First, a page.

• 1. Economic participation and opportunity – outcomes on salaries, participation levels and access to high-skilled employment
      • 2. Educational attainment – outcomes on access to basic and higher level education
      • 3. Political empowerment – outcomes on representation in decision-making structures
      • 4. Health and survival – outcomes on life expectancy and sex ratio
  • 10. Why is it a problem? - Economic Development 2/3
    • Report's Global Gender Gap Index:
    • 2009 – First countries: Iceland, Finland, Norway, Sweden
    • 2009 – Last countries: Italy, Greece, Czech Republic
    • Ireland has improved its rank from the 8 th position in 2008 and 2009; to the 6 th position in 2010
    • -> Gender Gap is inversely proportional to the Economic Development
  • 11. Why is it a problem? - Economic Development 3/3
    • Companies employing at least 30% female executives perform better than all-male outfits.
    • Female managers are more likely than men to
      • - make collaborative decisions (“Choose a women ahead of the next Einstein”, Time),
      • - behave as role models
      • - consider the ethical consequences of their acts.
      • - be focused on customers
      • - work on planning, prioritizing and administering
      • - be focus on results
    Studies: McKinsey & Co. , 2007 ; HCL's internal 360 Degree Feedback process Source:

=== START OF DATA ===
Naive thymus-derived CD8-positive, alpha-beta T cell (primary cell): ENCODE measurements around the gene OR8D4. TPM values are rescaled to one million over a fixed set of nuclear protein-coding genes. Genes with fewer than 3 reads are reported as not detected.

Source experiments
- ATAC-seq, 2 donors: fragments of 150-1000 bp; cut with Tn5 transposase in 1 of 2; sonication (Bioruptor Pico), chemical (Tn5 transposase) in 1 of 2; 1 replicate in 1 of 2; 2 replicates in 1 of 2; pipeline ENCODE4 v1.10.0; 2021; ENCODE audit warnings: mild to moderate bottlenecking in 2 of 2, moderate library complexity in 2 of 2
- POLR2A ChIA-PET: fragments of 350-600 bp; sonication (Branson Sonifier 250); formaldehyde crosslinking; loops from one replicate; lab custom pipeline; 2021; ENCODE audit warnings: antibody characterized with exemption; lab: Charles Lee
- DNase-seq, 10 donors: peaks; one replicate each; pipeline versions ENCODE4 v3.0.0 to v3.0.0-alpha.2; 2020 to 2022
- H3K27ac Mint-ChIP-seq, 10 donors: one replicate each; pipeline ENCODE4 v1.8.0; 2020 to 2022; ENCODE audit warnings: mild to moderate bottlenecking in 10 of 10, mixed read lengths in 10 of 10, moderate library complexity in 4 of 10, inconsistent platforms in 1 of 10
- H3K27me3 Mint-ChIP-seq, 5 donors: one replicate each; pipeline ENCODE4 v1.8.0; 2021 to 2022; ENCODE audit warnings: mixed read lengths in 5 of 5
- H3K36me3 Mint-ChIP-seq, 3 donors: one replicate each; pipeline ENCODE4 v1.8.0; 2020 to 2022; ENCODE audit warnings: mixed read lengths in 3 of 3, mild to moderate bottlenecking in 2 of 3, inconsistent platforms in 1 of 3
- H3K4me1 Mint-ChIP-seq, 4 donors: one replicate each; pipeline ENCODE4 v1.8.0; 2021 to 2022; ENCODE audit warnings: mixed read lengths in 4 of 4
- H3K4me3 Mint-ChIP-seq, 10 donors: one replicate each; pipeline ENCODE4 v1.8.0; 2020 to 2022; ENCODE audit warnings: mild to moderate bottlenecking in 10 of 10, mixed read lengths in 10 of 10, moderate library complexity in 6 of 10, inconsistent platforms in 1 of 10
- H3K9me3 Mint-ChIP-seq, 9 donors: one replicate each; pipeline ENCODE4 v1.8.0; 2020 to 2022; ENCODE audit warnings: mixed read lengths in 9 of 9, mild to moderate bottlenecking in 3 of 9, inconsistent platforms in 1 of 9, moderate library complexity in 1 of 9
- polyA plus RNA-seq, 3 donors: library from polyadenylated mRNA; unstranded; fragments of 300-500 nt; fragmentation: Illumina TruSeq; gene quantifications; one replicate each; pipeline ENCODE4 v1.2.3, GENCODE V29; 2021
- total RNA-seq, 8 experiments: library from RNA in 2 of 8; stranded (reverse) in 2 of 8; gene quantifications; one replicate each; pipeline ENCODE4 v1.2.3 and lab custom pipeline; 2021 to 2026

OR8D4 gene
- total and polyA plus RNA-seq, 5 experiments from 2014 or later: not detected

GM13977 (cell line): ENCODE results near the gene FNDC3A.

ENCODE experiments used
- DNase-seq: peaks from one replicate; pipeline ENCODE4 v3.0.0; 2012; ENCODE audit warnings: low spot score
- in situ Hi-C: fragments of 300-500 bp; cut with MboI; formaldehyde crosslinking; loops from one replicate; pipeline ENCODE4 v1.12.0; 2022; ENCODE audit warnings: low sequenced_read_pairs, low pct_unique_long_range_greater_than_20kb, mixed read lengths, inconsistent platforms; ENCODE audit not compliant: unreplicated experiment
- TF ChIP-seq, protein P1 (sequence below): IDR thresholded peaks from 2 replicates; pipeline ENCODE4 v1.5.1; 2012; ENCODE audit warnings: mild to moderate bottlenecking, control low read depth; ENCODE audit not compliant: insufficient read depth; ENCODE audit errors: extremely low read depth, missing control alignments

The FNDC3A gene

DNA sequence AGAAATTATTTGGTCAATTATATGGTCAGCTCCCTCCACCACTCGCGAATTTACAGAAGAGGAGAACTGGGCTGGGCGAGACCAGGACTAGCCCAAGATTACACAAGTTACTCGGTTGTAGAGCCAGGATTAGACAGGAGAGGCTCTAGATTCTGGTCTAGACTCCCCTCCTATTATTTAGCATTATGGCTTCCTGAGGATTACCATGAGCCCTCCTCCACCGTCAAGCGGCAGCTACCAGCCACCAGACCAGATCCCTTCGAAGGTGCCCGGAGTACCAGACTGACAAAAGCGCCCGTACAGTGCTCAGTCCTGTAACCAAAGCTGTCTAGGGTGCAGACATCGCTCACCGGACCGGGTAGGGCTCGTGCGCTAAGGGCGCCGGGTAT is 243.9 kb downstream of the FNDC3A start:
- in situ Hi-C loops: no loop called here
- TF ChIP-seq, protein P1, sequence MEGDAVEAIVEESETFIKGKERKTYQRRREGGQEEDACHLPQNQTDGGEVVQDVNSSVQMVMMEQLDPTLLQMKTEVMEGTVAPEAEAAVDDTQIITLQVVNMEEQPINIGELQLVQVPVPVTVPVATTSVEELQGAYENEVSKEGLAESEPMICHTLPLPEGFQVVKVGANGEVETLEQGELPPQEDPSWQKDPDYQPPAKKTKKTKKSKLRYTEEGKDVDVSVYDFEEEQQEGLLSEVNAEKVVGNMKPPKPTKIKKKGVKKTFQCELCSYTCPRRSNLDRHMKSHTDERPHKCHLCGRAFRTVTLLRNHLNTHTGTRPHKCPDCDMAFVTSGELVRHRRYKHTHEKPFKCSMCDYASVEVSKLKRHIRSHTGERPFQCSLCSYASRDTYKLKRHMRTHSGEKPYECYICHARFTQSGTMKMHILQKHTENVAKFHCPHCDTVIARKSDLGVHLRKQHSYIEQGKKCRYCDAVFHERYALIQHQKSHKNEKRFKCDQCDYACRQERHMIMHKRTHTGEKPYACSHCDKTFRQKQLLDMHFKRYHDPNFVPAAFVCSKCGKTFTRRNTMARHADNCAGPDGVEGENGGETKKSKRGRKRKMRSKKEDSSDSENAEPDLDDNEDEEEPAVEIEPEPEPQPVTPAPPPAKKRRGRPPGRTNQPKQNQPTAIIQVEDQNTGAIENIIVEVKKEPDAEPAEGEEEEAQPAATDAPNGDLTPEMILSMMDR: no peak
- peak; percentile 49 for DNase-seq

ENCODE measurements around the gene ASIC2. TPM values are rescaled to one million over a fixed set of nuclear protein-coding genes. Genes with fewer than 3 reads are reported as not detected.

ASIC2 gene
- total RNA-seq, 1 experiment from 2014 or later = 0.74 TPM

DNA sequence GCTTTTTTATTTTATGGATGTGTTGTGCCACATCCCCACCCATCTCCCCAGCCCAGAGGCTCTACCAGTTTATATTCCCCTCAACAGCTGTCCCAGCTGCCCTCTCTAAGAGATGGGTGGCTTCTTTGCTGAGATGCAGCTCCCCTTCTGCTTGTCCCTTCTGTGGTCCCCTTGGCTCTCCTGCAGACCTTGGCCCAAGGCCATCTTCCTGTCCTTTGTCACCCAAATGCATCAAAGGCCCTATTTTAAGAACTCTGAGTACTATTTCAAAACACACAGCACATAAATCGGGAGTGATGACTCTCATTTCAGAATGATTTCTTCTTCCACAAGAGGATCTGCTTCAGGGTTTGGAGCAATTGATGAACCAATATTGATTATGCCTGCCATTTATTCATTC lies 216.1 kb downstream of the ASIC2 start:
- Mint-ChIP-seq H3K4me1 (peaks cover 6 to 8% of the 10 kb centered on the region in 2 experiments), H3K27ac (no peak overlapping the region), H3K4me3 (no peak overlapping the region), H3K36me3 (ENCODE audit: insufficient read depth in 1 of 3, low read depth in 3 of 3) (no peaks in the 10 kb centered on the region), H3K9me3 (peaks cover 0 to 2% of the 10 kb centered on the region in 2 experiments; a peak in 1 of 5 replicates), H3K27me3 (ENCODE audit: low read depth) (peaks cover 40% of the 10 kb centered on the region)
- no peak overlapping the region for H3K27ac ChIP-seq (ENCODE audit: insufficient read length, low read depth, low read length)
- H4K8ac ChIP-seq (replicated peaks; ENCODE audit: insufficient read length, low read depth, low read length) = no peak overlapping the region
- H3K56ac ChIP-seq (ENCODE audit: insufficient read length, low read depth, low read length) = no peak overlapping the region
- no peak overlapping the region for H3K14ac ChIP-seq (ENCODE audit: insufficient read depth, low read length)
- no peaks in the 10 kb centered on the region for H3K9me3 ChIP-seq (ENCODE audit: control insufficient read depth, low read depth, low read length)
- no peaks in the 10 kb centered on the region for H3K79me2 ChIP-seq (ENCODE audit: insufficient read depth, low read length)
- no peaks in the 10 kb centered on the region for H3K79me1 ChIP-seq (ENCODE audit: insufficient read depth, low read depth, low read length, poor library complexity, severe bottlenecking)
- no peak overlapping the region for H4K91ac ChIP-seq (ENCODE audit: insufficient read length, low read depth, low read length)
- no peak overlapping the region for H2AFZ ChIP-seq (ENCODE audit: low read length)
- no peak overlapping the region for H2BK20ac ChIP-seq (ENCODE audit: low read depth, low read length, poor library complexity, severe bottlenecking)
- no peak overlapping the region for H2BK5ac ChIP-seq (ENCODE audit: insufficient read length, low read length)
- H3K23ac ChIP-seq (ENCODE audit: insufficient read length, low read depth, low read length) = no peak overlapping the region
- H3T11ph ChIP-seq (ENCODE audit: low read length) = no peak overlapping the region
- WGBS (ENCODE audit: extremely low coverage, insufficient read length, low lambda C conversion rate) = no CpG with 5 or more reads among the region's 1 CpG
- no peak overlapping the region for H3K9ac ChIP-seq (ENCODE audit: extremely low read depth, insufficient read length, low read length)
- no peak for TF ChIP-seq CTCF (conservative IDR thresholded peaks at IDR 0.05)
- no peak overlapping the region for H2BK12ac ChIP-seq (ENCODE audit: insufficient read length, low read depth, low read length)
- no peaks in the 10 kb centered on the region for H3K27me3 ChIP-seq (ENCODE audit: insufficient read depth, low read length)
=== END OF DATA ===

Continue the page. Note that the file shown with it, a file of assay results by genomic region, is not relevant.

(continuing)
• 12. Successful Role-Models
    • Despite all this (then struggling even more): there have been role models (plus 10 Nobel prizes) in Scientific fields
    Gertrude Elion , Ada E. Yonath , Jean Sammet , Rosalyn Sussman Yalow , Shafi Goldwasser - informatica sviluppatrice dell'algoritmo Blum-Goldwasser per la crittografia asim , Annie Jump Cannon , Joan Robinson , Barbara McClintock , Gerty Radnitz Cori , Rozsa Pèter - fondatrice della teoria delle funzioni ricorsive. , Barbara Liskov , Elizabeth H- Blackburn e Carol W. Greider - Nobel per la Medicina nel 2009 per i loro studi svolti r , Chieng-Shiung , Grace Hopper , Kay McNulty, Betty Snyder, Marlyn Wescoff, Ruth Lichterman, Betty Jennings, and Fran Bilas - prime p , Marie Goeppert Mayer , Dorothy Crowfoot Hodgkin , Hedy Lamarr , Marie Curie -premio Nobel per la Medicina e per la Fisica. , Eva Tardos , Christiane Nusslein-Volhard , Rosalind Franklin , Ol'ga Aleksandrovna Ladyženskaja , Erna Scheider , Irène Joliot-Curie , Frances E. Allen , Elinor Ostrom - premio Nobel per l'Economia nel 2009 , Rita Levi Montalcini - premio Nobel per la Medicina per la scoperta dei fattori di crescita nello sv , Radia Perlman - uno dei maggiori specialisti mondiali nell'ambito del software design e dell'ingegne , Jeri Ellsworth - sviluppò un emulatore del Commodore 64 all'interno di un Joystick, nel 2004 , Karen Sparck Jones , Linda B. Buck , TU , Jocelyn Bell-Burner Only between 1900 and 2009:
  • 13. Women in Technology Groups
    • National Center for Women & Information Technology:
    • Association for Women in Science:
    • IEEE Women in Engineering:
    • Girl Geek Dinners:
    • DevChix female programmers:
    • Debian Women:
    • Ubuntu Women:
    • LinuxChix women-oriented Linux community: